China scraps two-term limit, makes Xi President for life

Angelica Greene
March 12, 2018

Two Chinese political delegates voted against a provision to allow Xi Jinping to remain president, unbound by term limits.

Chinese President Xi Jinping prepares to vote during the third plenary session of the first session of the 13th National People's Congress (NPC) at the Great Hall of the People in Beijing on March 11, 2018.

Sunday's announcement of the vote, witnessed by reporters in the Great Hall of the People, passed with two "no" votes and three abstentions among nearly 3000 delegates.

But those six were - like the lawyers, labour activists and human rights advocates who have questioned their country's direction under Mr. Xi in the past five years - swept away by the power of a Chinese president who has fashioned himself into a singular force of national leadership. While the title of "core" leader puts Xi on par with Mao Zedong and Deng Xiaoping, the litmus test for Xi would be ensuring economic stability throughout China and prevail through the economic muddle, given that China's unsteady economic growth rate is becoming progressively hard to predict with precision.

China has cracked down on online criticism of Xi's power play, even as shares of companies with "king" or "emperor" in their names surged after the amendment was unveiled. A total of 2,964 votes were cast.

Xi's anti-corruption drive has created a list of enemies within the party and the wider business community.

The vote sets up a path that current president Xi Jinping could navigate to rule indefinitely. Only two delegates voted no, three abstained and one ballot was spoiled.

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The landslide approval vote has been a foregone conclusion since the proposal was made public two weeks ago.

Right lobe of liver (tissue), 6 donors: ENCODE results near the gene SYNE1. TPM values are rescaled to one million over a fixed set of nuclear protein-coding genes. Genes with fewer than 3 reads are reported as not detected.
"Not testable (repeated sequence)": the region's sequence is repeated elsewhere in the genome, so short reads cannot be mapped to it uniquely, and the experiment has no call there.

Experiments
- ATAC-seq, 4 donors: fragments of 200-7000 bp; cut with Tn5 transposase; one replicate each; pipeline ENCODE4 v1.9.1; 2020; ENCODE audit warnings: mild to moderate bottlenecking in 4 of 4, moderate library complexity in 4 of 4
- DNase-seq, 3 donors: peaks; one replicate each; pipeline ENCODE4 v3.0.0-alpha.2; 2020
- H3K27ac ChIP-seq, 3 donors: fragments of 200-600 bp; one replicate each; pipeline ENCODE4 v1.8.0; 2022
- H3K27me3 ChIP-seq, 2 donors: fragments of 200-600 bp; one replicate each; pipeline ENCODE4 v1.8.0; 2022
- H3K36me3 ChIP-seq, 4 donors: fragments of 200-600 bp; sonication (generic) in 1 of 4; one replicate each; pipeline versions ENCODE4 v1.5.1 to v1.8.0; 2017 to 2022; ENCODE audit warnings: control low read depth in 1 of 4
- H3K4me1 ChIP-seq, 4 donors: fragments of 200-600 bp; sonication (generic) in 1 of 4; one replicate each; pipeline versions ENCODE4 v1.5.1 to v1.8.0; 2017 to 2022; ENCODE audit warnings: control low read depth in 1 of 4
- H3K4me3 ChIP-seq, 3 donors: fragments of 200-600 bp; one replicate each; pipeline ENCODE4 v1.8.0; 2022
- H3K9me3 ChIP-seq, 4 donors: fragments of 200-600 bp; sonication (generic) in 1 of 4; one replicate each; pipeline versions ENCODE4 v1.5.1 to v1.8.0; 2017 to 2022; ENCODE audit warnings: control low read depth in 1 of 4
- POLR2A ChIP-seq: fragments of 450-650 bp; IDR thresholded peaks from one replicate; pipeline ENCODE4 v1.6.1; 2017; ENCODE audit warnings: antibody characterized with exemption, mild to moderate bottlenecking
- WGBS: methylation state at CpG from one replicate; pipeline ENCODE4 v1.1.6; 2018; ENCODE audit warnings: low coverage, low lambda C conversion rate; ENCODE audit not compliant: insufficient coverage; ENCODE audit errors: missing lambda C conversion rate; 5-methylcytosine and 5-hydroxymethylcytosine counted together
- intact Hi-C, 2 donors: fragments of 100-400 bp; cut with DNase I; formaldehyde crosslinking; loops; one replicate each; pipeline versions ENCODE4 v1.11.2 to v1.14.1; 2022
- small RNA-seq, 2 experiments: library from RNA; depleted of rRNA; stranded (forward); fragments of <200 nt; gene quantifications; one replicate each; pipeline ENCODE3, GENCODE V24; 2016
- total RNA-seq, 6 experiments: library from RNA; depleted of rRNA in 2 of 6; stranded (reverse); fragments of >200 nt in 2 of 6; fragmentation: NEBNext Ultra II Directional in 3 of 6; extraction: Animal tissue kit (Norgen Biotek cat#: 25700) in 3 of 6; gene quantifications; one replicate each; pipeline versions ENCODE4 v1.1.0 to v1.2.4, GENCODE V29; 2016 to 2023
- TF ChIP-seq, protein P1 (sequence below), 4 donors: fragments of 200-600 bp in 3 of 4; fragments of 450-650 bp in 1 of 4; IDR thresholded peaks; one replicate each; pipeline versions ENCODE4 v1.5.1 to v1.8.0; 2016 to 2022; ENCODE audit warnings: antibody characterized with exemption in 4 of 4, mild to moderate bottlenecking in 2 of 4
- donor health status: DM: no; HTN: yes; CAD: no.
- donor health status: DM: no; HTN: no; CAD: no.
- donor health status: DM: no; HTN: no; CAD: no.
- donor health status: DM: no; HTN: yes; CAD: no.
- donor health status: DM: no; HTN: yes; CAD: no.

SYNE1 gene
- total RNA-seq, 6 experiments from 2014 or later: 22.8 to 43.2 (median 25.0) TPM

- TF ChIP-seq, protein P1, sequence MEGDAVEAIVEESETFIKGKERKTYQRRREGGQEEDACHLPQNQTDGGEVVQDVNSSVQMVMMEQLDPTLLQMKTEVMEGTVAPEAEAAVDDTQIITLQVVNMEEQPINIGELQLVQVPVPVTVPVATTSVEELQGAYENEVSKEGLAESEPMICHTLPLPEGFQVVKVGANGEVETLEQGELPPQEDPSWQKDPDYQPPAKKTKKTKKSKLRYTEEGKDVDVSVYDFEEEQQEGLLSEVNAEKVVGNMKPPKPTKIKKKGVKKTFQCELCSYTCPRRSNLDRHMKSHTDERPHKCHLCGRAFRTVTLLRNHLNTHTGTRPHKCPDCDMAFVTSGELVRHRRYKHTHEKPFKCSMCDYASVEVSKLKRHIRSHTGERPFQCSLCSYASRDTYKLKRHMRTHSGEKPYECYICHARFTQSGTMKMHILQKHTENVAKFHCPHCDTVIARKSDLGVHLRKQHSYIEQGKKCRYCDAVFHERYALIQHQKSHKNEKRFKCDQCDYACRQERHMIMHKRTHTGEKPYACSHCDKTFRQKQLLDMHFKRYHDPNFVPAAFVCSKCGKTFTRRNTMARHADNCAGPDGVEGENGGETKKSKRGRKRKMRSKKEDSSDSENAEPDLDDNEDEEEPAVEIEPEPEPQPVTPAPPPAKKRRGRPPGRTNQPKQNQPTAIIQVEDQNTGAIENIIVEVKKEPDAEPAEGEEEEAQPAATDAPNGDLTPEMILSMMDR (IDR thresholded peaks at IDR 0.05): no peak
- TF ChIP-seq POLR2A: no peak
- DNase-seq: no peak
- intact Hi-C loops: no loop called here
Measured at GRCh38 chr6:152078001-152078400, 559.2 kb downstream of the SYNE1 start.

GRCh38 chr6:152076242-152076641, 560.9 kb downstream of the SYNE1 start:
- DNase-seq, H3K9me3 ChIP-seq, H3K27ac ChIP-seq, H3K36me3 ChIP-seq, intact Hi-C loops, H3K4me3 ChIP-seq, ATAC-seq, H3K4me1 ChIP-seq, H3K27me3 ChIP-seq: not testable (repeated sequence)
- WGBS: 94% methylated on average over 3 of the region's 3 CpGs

"The Constitution was also updated to state that the leadership of the Communist Party of China is the defining feature of socialism with Chinese characteristics".

While the reform and opening-up drive, which began 40 years ago, has made fantastic progress, it brought major changes to the country's Constitution.

The amendment overhauls a system introduced by former leader Deng Xiaoping in 1982, which was introduced with the aim of preventing a repeat of the bloody reign of Mao Zedong. "Thorny issues like overhauling the health care and pension systems can no longer be put off by officials hoping his priorities will change in 2022". Political pundits are comparing Xi's rule with the founder of China who ruled the country from 1949 until his death in the year 1976.

The amendment's vast significance could account for the veil of secrecy that has apparently fallen over this year's legislative session.

The CPC has justified scrapping of term limits for Xi saying that it is aimed at strengthening coordination between the party, the military and the country and dismissed concerns of the return of Mao-era dictatorship as "groundless". "We've been cut off", said a representative of a Japanese company.

The commission would expand the reach of corruption investigations, which up to now have mostly been conducted by a Communist Party agency acting largely beyond the law. China's government is tightening its grip on markets and encouraging state enterprises to grow and consolidate.

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